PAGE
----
A week staying on a smallholding on the western fringes of Dartmoor has done me good; I’m currently over 1100 words into a new story. A Fairy Ring contains neither fairies nor mushroom rings but is, inevitably, about the process of grieving, although that’s hopefully not obvious at first read. The subject matter, of course, is something everyone has to experience many times through their lives, so perhaps this is the most mainstream piece of fiction I’ve ever written. After three months of being incapable of working on anything new, it’s a relief to have such a full story just appear in my head in the way it has done. I have three finished stories sitting on the chair next to me, and I have no inclination to send them anywhere. That’s how it is for now, who knows how I’ll feel in the future?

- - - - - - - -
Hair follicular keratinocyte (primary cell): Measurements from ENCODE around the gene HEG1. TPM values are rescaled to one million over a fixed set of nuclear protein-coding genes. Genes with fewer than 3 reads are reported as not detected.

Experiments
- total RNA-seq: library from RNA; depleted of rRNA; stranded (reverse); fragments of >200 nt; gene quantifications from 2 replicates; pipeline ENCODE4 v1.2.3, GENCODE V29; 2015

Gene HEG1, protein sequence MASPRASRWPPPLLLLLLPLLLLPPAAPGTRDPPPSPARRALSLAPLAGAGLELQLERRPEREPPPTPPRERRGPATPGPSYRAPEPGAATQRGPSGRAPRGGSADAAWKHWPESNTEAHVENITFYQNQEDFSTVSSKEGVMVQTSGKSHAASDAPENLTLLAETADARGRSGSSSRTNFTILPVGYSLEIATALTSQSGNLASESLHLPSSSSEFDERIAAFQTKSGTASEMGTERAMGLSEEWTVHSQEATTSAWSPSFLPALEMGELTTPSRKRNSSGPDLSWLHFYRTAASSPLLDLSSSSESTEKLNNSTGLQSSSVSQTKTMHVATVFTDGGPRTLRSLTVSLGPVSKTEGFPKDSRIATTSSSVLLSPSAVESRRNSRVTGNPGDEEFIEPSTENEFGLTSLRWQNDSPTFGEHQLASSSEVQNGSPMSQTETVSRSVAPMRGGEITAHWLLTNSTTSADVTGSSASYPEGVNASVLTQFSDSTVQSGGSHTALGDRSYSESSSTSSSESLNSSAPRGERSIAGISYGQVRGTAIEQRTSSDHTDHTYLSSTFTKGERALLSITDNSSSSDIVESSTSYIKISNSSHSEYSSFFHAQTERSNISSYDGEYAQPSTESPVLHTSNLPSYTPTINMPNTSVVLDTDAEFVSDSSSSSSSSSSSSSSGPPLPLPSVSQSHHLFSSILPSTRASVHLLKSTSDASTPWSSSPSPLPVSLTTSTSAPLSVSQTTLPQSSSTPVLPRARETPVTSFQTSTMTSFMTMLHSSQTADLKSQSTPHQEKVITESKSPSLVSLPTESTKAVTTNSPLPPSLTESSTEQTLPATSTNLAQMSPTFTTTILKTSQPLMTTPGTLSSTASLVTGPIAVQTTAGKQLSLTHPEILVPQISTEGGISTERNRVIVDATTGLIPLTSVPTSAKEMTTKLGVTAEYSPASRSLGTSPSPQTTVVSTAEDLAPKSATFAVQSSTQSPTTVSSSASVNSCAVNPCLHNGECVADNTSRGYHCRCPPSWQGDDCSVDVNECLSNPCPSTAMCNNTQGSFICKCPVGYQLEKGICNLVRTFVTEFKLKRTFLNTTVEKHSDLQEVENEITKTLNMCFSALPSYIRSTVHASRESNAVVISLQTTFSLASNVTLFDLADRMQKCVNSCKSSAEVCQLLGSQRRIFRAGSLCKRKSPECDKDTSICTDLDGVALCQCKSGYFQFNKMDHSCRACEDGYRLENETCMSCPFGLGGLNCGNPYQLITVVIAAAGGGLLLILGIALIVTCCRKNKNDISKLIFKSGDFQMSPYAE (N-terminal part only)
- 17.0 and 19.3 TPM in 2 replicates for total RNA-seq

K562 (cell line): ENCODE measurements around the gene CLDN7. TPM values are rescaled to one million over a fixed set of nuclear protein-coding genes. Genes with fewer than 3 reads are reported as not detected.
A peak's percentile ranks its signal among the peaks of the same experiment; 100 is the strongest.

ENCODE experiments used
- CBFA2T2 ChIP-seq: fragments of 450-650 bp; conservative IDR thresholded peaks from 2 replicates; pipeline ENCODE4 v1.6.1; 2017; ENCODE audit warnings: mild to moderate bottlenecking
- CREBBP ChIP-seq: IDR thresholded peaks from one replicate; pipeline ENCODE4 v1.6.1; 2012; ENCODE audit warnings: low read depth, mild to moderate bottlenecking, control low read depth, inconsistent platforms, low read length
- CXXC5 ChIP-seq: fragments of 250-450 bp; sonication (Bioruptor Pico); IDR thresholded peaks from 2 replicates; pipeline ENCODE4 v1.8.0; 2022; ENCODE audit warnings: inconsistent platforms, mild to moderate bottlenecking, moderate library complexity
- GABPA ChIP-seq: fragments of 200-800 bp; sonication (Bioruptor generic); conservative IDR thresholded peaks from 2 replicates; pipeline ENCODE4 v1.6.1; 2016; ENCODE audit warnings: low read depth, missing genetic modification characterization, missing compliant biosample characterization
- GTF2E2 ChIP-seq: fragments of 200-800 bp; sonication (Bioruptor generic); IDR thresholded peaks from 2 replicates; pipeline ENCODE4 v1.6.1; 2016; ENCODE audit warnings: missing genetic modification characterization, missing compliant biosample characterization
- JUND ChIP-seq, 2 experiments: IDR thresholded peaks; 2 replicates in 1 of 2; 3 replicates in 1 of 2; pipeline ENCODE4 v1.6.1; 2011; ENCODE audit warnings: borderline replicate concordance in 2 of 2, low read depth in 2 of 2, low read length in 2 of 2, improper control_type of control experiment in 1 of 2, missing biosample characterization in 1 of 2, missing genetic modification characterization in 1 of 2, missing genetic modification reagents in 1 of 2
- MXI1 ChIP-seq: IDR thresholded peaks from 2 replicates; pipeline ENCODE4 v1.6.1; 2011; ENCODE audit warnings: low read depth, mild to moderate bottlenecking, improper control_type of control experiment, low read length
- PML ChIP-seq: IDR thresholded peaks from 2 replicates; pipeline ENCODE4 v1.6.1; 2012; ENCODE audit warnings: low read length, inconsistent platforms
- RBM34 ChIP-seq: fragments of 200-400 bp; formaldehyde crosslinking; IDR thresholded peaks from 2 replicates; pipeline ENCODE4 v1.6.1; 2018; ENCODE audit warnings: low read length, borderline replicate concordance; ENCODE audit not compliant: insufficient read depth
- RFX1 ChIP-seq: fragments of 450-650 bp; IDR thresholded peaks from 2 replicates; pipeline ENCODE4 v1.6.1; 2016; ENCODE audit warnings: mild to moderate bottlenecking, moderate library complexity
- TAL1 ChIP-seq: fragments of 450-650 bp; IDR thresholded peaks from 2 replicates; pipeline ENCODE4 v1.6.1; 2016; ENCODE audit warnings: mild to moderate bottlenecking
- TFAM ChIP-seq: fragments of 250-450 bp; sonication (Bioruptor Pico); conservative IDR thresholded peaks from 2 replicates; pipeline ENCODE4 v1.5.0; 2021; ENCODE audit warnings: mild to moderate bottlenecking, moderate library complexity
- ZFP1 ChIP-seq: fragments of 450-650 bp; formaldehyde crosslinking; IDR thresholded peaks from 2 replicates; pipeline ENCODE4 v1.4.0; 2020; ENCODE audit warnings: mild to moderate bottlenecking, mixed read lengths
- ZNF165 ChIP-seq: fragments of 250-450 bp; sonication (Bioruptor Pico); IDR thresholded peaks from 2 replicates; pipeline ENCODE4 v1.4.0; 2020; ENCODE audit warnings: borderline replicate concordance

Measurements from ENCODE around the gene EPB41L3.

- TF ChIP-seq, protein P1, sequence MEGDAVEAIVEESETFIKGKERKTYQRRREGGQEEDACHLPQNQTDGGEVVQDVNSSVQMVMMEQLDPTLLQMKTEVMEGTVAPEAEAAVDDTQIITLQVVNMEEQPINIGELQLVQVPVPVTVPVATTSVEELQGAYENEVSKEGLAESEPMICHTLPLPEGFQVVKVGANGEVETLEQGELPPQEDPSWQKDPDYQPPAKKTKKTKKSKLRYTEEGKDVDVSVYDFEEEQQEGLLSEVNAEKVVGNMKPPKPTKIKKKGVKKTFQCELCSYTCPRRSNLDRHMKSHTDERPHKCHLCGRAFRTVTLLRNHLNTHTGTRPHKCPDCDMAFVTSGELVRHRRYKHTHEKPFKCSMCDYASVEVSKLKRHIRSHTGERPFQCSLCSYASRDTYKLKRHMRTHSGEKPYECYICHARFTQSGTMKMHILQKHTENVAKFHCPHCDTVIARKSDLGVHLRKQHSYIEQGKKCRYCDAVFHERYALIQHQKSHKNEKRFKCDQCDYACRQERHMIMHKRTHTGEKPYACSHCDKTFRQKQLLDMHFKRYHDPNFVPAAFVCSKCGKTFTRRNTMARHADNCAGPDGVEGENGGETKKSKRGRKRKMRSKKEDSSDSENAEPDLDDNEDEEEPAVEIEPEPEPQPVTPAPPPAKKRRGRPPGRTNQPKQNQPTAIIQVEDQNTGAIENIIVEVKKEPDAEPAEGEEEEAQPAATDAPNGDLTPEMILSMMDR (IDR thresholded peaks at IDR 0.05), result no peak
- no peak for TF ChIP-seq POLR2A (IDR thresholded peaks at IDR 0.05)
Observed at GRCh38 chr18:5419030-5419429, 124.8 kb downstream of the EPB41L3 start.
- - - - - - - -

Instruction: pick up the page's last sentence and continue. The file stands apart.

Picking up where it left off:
UNIT has recorded a cover of Regime Of Kindness, a song I wrote the music for around thirty years ago and which appeared on the Death To Wacky Pop e.p. Andy Martin kindly sent me a copy. It’s a fairly different arrangement, far more prog-rock than the original, and I think it’s excellent. It’ll appear on an album of theirs set for release next year. Many thanks to the band for digging this song up and doing their own version.